“Well, technically,” he laughs, “that would be still be something. Just less-,” he wrinkles his nose “-substantial.” 

I smile and then sigh deeply. Now that I’ve said it all out loud, it sounds a lot crazier. In the space of six hours, I’ve lost everything. And now I’m speeding through the English countryside with less than thirty quid in muggle money in my pocket, a phone whose battery is probably dying and nowhere to go.

I suppose I always thought that if things went this badly wrong, the world would just stop. How can you lose everything and have to carry on? How do you even go about carrying on? 

Al seems to have read my expression. “You okay?” he asks tentatively, twisting himself round to face me fully.

I smirk and lean my head back on the seat. The vibrations of the train rattling on make it jolt up and down and my voice comes out shakily. “I’m really not sure.”

“I can’t quite tope your day of shite,” Al says, “but I can offer up a story that might have some condolence.”

“I’m all ears.”

“My fiancé dumped me this morning.”

“Shit.”

“My sentiments exactly. And we’d only been going out for a few months. And we’d only been engaged for a week. And we were supposed to be going to visit my family now.”

“Double shit.”

“Tell me about it,” he sighs, his lip twitching slightly. “I just don’t know what to do. My parents were giving me grief about getting engaged so quickly- I hadn’t actually told them about Emily, that’s her name, until we were engaged. It was all just a bit whirlwind, you know?” I don’t but I nod anyway. “And now we were all supposed to be going on this retreat together but I didn’t know how to tell them that I’d well…”

“Been dumped?” I prompt. Al doesn’t look like he appreciates it very much.

“Right. So now everyone is going to a spa week in Penzance with my new fiancé.”

“Sans fiancé,” I suggest. Al sighs again miserably. “Sorry.”

“No, it’s okay. I just don’t know what to do,” he says. “But, condoled?”

 “Very much so.” We both sit in silence for a few minutes, contemplating our shit situations. The baby in the pushchair starts to cry and I can’t help but think that it’s unfair. What does the baby have to cry about, anyway? 

“Relationships suck,” Al says flatly.

“Amen.” And then something occurs to me. It’s ridiculous and embarrassing and Al may well just get up and walk away from me but… “Hey Albus?”

He turns and looks at me, thoroughly confused as to why I’m addressing him like we haven’t been talking for the past half-hour. “Isadora?”

“You said your family hadn’t actually met your fiancé yet?” He’s not catching on. “Well, have they seen a picture?”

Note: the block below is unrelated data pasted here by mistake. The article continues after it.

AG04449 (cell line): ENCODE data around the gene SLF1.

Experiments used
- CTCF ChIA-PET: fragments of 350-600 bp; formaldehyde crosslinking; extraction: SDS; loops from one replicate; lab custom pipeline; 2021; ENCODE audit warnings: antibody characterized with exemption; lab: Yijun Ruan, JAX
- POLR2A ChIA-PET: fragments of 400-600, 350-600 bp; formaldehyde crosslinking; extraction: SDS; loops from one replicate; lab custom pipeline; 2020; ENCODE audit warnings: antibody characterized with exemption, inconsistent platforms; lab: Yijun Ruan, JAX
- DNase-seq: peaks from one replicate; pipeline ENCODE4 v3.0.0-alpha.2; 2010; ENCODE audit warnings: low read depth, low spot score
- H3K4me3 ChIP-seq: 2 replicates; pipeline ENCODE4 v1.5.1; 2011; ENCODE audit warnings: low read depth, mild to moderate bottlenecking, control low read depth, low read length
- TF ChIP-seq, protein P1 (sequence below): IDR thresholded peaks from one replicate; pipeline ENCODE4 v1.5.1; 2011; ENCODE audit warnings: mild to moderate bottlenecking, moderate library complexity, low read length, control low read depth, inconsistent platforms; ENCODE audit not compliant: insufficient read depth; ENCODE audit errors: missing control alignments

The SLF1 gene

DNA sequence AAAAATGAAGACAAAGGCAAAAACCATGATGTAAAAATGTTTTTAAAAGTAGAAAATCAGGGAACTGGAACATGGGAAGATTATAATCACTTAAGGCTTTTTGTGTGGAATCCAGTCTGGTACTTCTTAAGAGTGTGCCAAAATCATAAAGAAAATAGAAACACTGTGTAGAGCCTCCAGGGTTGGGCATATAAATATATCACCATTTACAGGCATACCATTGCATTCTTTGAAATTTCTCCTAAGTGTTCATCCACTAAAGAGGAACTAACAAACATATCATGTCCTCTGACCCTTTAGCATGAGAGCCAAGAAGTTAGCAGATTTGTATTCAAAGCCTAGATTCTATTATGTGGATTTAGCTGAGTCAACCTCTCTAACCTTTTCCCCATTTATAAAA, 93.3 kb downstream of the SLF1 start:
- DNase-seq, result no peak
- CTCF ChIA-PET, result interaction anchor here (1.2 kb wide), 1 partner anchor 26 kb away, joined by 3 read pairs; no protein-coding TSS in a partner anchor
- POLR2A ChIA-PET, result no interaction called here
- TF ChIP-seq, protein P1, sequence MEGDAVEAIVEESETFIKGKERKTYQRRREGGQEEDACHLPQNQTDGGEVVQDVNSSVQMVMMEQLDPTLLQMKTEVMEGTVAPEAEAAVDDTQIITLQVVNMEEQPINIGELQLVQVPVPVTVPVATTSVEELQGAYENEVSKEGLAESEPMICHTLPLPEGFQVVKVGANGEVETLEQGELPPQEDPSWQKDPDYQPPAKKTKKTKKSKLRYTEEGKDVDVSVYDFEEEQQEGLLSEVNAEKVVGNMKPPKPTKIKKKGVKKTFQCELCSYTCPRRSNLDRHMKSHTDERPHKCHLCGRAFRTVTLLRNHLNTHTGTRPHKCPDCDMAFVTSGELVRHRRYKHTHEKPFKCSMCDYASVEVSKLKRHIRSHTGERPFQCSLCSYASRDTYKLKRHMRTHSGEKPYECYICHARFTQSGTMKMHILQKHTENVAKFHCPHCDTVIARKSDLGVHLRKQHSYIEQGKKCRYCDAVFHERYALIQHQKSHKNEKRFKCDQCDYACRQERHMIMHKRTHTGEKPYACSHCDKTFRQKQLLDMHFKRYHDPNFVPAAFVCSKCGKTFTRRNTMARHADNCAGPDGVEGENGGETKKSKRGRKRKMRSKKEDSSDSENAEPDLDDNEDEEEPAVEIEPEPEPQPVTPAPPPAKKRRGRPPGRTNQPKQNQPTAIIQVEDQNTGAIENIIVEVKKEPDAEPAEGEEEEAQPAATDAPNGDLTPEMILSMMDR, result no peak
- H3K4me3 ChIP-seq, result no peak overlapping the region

“No,”  Al says slowly, still perplexed.

“Did you tell them that her name’s Esme?”

“Emily,” he corrects.

“Emily, whatever,” I say. “Do they know that’s her name?”

“I put it in the letter, I think, yeah. Who doesn’t tell their parents their fiance’s na-“

“Reckon we could pass it off that they read your terrible handwriting as that really saying Issy?”

“I don’t have terrible…” he trails off as he realises what I’m suggesting. He furrows his brow and gives me a strange look. Brilliant, I’ve officially lost the plot. 

Al will just get up and run down the train carriage away from this crazy girl (me). We’ll get to Penzance and he’ll go off with his lovely, famous family who will be supportive and sympathetic because his fiancé’s left him and then they’ll all have a good laugh about crazy old Isadora. Meanwhile, I’ll run out of money pretty quickly and be reduced to begging outside a Waitrose until I start to smell and then they’ll kick me out and I’ll have to go and beg outside Aldi instead. 

“Issy- you okay?” Al asks, concerned that I’ve been staring into space for the last two minutes, imagining my future as Batty Beggar Isadora. 

“Eh- yeah,” I say, blinking hard coming back to my senses. Or, as much as I can do on a day like today. “So,  what do you think?”

Al looks at me steadily. “I think,” he says, “that you’re actual mental.” Oh god, here we go. Better find a hat for the nice people at Waitrose/Aldi to throw their coins into. “But it could actually work.” Al is officially as mentally unstable as me. “And, I guess it would sort both our problems out.”

“Right? And then after this week, you can just leave it a while and then tell them that you called off the engagement.” Al’s nodding in agreement with me. 

“I like it,” he says, and I’m not quite sure whether he’s saying it to me, or trying to convince himself of it. 

“Well, you know what we have to do now,” I tell him, and he looks blankly at me, “construct a fake relationship.”





A/N- If you've got this far, thanks for reading! This is something I've been playing around with. Fair warning- I haven't written properly for years so apologies for any sloppiness! 

I love reviews & feeback! 

-Alice

Edited 8/01/18